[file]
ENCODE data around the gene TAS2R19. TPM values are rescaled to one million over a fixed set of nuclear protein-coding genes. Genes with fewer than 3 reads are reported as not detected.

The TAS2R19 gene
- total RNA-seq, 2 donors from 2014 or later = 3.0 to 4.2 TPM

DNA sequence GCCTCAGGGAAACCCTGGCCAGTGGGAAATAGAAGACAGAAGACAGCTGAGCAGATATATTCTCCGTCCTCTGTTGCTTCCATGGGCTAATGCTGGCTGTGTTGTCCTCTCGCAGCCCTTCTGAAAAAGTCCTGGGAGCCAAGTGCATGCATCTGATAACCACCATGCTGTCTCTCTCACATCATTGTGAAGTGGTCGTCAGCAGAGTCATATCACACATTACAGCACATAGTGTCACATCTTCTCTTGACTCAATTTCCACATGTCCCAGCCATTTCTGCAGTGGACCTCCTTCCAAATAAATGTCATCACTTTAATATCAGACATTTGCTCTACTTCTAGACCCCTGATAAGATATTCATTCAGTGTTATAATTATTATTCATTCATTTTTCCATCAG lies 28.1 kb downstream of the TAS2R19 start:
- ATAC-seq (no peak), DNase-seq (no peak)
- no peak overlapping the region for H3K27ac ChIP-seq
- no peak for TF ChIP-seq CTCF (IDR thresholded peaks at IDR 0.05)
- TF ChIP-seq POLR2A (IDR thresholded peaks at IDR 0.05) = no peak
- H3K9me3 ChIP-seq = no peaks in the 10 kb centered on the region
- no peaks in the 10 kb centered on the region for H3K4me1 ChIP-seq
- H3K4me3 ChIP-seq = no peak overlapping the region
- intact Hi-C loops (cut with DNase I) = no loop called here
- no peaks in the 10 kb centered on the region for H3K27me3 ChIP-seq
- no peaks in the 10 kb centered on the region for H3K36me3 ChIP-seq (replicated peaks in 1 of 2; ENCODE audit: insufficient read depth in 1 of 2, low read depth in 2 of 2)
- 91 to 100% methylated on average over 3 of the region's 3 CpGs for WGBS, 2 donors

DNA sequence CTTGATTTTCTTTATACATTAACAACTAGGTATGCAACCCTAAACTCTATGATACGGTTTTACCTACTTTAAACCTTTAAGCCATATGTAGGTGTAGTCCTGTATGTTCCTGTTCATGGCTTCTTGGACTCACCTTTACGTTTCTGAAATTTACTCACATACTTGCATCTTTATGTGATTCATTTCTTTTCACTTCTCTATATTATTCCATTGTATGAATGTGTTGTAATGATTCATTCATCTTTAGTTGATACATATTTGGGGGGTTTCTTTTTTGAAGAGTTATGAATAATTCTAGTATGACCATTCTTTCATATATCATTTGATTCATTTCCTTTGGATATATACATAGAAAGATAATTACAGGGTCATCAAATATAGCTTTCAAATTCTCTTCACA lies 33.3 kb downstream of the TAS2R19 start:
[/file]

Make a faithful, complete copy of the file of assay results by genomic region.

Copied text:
ENCODE data around the gene TAS2R19. TPM values are rescaled to one million over a fixed set of nuclear protein-coding genes. Genes with fewer than 3 reads are reported as not detected.

The TAS2R19 gene
- total RNA-seq, 2 donors from 2014 or later = 3.0 to 4.2 TPM

DNA sequence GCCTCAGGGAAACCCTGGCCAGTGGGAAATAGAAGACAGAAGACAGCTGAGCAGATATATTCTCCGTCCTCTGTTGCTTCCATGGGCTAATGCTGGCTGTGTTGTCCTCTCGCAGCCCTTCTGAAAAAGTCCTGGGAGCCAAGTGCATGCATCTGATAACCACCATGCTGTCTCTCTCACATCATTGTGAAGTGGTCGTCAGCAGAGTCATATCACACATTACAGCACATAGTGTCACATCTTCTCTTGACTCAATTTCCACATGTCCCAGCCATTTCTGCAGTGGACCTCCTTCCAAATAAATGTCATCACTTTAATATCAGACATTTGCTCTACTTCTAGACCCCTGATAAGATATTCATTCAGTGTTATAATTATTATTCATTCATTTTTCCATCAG lies 28.1 kb downstream of the TAS2R19 start:
- ATAC-seq (no peak), DNase-seq (no peak)
- no peak overlapping the region for H3K27ac ChIP-seq
- no peak for TF ChIP-seq CTCF (IDR thresholded peaks at IDR 0.05)
- TF ChIP-seq POLR2A (IDR thresholded peaks at IDR 0.05) = no peak
- H3K9me3 ChIP-seq = no peaks in the 10 kb centered on the region
- no peaks in the 10 kb centered on the region for H3K4me1 ChIP-seq
- H3K4me3 ChIP-seq = no peak overlapping the region
- intact Hi-C loops (cut with DNase I) = no loop called here
- no peaks in the 10 kb centered on the region for H3K27me3 ChIP-seq
- no peaks in the 10 kb centered on the region for H3K36me3 ChIP-seq (replicated peaks in 1 of 2; ENCODE audit: insufficient read depth in 1 of 2, low read depth in 2 of 2)
- 91 to 100% methylated on average over 3 of the region's 3 CpGs for WGBS, 2 donors

DNA sequence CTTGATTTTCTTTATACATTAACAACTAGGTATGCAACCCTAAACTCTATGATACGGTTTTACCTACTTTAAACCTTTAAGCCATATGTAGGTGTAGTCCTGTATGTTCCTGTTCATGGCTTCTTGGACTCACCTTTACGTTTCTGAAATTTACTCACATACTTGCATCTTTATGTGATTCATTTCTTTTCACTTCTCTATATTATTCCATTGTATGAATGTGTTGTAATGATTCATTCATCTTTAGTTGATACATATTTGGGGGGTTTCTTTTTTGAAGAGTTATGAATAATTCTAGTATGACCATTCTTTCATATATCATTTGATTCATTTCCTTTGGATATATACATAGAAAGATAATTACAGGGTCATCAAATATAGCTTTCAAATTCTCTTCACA lies 33.3 kb downstream of the TAS2R19 start: